Victory for Everyday Sexism Project: Facebook bows to campaign over sexist 'hate speech' posts
Facebook has agreed to review its community standards around hate speech following a campaign led by the Everyday Sexism project
Facebook has agreed to update its policies regarding hate speech following a campaign led by the Everyday Sexism Project, which criticised the site for hosting offensive content.
In a statement issued on its site, Facebook said its “systems to identify and remove hate speech have failed to work as effectively as we would like”, and that content on the site has been “evaluated using outdated criteria”.
Starting “immediately” the company promises to review and update their “Community Standards around hate speech” and “increase the accountability of the creators of content”.
The statement marks a clear success for a week-long campaign organised by the Everyday Sexism Project, Women Action & the Media, and activist and writer Soraya Chemaly.
In an open letter published by the Huffington Post, Chemaly asked Facebook to take “swift, comprehensive and effective action” against the “representation of rape and domestic violence” on the site.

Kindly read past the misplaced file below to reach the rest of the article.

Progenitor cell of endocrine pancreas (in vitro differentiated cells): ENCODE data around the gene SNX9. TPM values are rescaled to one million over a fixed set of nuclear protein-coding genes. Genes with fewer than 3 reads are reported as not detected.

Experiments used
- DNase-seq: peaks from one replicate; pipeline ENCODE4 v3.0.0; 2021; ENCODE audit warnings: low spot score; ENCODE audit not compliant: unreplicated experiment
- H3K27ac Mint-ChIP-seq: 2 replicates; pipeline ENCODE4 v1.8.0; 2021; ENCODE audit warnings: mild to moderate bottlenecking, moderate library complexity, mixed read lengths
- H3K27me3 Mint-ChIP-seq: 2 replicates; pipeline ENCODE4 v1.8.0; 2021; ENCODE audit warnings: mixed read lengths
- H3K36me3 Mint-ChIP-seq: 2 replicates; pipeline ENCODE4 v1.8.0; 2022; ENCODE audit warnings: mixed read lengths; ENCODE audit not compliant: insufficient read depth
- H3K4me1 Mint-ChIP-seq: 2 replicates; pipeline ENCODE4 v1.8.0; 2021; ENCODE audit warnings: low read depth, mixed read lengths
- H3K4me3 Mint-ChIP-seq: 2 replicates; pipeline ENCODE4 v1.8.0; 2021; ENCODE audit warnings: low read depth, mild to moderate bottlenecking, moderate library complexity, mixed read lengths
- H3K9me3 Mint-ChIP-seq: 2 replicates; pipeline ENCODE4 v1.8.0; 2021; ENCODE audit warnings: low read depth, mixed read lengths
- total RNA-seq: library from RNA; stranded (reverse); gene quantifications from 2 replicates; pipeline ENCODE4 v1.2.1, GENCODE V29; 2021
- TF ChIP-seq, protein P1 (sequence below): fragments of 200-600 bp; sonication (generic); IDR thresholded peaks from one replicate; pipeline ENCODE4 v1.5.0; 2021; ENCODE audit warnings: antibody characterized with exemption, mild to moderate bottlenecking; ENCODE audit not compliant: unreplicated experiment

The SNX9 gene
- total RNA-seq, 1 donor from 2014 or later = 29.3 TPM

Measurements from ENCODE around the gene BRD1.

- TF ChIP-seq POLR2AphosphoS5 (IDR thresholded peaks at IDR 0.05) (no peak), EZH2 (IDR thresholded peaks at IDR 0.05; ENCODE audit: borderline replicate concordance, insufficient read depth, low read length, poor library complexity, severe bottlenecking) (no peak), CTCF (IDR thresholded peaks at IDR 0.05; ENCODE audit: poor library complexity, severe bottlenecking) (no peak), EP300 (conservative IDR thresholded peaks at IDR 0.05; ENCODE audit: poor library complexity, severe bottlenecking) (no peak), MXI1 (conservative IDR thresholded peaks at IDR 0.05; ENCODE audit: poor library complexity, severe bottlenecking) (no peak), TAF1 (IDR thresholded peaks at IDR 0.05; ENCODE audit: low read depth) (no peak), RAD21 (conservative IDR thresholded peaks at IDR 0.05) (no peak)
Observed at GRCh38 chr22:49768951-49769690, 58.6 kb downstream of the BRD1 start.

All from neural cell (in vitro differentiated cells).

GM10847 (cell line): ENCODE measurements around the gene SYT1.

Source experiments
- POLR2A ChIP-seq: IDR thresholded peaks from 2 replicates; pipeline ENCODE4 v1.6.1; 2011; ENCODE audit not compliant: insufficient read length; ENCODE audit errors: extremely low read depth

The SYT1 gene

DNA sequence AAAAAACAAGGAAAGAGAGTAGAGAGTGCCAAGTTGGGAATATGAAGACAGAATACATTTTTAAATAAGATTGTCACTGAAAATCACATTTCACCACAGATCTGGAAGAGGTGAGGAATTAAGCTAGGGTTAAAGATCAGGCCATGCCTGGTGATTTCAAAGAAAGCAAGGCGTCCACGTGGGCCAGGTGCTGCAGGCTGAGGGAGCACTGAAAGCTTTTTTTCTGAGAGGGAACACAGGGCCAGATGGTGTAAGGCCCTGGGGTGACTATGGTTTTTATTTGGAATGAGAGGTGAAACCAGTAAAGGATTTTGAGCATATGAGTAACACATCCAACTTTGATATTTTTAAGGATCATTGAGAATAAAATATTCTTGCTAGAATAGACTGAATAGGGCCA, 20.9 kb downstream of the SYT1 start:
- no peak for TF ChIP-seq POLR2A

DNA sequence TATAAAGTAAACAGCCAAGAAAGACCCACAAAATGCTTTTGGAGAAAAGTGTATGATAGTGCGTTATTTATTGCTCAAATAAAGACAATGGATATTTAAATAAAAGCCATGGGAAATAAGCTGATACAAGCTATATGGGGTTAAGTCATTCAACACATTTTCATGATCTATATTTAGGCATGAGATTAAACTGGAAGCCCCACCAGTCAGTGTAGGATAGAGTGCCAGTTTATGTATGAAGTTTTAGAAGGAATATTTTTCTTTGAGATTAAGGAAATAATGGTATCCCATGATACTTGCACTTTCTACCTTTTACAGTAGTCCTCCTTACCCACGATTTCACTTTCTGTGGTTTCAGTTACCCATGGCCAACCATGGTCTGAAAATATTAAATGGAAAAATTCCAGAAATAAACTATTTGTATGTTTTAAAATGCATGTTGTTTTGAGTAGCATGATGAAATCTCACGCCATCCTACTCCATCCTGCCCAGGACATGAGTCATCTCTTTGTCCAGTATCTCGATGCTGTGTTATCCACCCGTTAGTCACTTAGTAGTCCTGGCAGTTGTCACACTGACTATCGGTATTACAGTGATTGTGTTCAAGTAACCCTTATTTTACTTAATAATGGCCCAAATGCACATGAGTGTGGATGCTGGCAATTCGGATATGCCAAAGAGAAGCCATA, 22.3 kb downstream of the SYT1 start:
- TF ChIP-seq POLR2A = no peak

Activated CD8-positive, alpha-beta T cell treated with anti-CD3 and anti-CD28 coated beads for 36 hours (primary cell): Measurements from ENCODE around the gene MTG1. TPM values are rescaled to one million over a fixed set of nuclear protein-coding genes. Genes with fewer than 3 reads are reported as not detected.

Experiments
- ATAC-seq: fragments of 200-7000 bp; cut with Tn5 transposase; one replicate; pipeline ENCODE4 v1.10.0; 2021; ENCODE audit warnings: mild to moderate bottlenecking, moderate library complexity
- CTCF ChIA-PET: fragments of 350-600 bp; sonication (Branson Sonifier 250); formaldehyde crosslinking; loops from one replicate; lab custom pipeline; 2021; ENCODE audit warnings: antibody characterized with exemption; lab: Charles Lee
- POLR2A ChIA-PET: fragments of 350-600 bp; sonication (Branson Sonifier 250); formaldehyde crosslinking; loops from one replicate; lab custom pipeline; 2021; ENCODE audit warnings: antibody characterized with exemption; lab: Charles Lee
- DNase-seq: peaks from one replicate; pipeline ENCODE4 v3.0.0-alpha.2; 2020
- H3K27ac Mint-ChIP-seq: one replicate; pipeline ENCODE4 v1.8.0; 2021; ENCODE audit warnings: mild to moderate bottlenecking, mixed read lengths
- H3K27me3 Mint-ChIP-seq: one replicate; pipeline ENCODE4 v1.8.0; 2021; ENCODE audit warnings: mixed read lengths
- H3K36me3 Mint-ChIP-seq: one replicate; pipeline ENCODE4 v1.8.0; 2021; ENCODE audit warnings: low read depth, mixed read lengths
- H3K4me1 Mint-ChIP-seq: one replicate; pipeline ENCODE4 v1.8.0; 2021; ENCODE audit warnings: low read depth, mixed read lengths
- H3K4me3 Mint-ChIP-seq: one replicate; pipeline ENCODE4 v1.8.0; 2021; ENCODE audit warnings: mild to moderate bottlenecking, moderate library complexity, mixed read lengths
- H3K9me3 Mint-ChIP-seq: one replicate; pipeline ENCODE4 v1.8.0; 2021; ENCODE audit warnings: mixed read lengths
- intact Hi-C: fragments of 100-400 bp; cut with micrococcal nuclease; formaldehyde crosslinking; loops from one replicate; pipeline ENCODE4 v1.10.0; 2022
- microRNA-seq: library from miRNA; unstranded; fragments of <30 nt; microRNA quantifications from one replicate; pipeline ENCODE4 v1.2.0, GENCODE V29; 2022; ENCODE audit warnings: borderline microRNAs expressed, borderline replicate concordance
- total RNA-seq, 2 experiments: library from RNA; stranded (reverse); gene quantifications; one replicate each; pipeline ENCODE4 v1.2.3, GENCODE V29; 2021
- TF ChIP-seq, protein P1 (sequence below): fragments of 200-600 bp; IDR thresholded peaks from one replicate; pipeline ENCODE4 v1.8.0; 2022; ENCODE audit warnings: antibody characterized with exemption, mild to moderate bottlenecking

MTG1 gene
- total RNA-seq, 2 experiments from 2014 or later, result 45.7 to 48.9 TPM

Chemaly asked the tech site to categorise “speech that trivialises or glorifies violence against girls and women as hate speech” and cited many examples including ‘fan’ pages with titles such as “Kicking your Girlfriend in the Fanny because she won't make you a Sandwich” and “Violently Raping Your Friend Just for Laughs”.
In response to the campaign at least 15 companies have pulled advertisements from the site, including Nissan and Nationwide UK.
The appearance of brands’ advertisements next to offensive imagery reflects Facebook’s ad-targeting technique that matches brands to individuals, not to specific pages.
Following Facebook’s announcement, Women Action & the Media released a statement saying: “We are hopeful that this moment will mark an historic transition in relation to media and women’s rights”. The group hopes the move by Facebook will “set industry precedents for others to follow”.
Facebook has previously sought to distance itself from responsibility for its users by not moderating content that is deemed “offensive”, but its U-turn on policy marks a change in its approach.
Facebook generated revenues of $1.46bn from advertising in the first three months of 2013.
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